A growing collection of in-depth interviews with people of all ages and backgrounds, whose stories about the legacy and changing nature of Yiddish language and culture offer a rich and complex chronicle of Jewish identity.
The Spiritual Depth of H. Leivick's "The Golem"
Motl Didner, associate artistic director of the National Yiddish Theatre Folksbiene, speaks about the appeal of H. Leivick's treatment of the classic Yiddish tale of the Golem. Leivick's version, according to Didner, portrays the Golem not as a Frankenstein-esque killing machine, but a child that longs for the love of his father, a nuance that allows for great depth and sophistication.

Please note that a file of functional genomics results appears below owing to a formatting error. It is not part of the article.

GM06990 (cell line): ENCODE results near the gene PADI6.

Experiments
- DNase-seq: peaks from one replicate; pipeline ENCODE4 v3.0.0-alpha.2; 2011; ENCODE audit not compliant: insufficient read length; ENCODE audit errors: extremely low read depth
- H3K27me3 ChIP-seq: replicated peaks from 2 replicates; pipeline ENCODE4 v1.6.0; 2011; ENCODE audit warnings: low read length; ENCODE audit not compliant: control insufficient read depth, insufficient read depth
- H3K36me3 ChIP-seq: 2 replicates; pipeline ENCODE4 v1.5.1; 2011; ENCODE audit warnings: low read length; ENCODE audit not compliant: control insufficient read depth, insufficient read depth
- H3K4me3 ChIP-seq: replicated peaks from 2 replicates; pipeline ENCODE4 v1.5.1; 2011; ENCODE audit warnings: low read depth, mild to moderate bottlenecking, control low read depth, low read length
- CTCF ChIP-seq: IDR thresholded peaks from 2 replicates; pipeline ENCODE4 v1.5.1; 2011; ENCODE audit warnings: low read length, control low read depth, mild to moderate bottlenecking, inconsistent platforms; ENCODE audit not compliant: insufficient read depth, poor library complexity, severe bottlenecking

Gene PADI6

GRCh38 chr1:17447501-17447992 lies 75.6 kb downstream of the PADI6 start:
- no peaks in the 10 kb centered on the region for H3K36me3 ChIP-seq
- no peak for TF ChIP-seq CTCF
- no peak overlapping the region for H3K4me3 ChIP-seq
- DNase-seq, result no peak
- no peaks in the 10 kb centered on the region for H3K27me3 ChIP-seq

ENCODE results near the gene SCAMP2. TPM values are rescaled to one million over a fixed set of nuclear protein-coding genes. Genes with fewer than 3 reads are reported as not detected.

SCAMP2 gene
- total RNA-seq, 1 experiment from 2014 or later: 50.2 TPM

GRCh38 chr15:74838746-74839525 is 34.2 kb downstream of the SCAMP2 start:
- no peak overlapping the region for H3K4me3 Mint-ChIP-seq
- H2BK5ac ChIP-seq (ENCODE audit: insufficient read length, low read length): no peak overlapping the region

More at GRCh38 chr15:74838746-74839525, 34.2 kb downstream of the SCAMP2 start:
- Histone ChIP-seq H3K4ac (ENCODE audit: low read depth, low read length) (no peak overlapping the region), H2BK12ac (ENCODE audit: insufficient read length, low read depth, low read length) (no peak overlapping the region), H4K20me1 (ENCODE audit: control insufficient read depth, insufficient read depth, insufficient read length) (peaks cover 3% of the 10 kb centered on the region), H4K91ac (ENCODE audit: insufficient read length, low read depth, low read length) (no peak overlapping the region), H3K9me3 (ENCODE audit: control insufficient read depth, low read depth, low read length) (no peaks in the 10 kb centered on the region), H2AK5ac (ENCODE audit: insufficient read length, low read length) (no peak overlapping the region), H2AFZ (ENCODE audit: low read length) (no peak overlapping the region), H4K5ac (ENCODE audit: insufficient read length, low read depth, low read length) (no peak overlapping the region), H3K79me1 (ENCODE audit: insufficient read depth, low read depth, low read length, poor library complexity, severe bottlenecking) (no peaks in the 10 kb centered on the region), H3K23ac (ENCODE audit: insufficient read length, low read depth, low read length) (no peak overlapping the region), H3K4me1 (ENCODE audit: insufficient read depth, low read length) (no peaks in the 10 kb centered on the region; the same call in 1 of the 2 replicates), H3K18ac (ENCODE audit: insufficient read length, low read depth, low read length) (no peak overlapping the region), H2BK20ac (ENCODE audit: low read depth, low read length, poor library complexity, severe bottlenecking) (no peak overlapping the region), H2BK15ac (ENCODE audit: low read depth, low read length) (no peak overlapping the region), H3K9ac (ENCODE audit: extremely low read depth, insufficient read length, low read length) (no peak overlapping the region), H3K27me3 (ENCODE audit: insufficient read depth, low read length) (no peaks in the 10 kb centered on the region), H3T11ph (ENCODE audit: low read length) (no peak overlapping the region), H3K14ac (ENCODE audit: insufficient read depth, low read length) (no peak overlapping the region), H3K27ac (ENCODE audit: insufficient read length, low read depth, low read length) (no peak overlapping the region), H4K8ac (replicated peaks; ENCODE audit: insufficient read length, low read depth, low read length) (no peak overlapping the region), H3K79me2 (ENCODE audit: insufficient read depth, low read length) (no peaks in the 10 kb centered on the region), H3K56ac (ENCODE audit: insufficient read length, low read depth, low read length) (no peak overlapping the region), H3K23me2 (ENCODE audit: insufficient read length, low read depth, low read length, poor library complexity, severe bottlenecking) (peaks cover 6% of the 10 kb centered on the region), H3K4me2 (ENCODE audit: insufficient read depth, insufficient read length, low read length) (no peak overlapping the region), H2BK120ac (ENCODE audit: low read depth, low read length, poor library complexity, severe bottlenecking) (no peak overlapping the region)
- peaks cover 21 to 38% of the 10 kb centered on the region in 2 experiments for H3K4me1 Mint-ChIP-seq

This is an excerpt from an oral history with Motl Didner.
This excerpt is in English.
This interview is part of the Yiddish and the Arts: musicians, actors, and artists series.
Other video highlights from this oral history
The Spiritual Depth of H. Leivick's "The Golem"2 minutes 45 seconds
One Foot in Shushan, One in Warsaw: Reflections on Manger's Megillah5 minutes 30 seconds
Yiddish: The Missing Link in My Jewish Education2 minutes 46 seconds
The Encouraging Warmth of a Yiddish-Speaking Community1 minute 45 seconds
Yiddish Activism: Walking the Walk1 minute 22 seconds
Yiddish Theater Has Never Been One Single Thing2 minutes 24 seconds
"We Had to Forge Our Link Ourselves": A New Generation of Yiddish Theatre3 minutes 42 seconds
About the Wexler Oral History Project
Since 2010, the Yiddish Book Center’s Wexler Oral History Project has recorded more than 500 in-depth video interviews that provide a deeper understanding of the Jewish experience and the legacy and changing nature of Yiddish language and culture.
Tell Us Your Story
Do you (or someone you know) have stories to share about the importance of Yiddish language and culture in your life?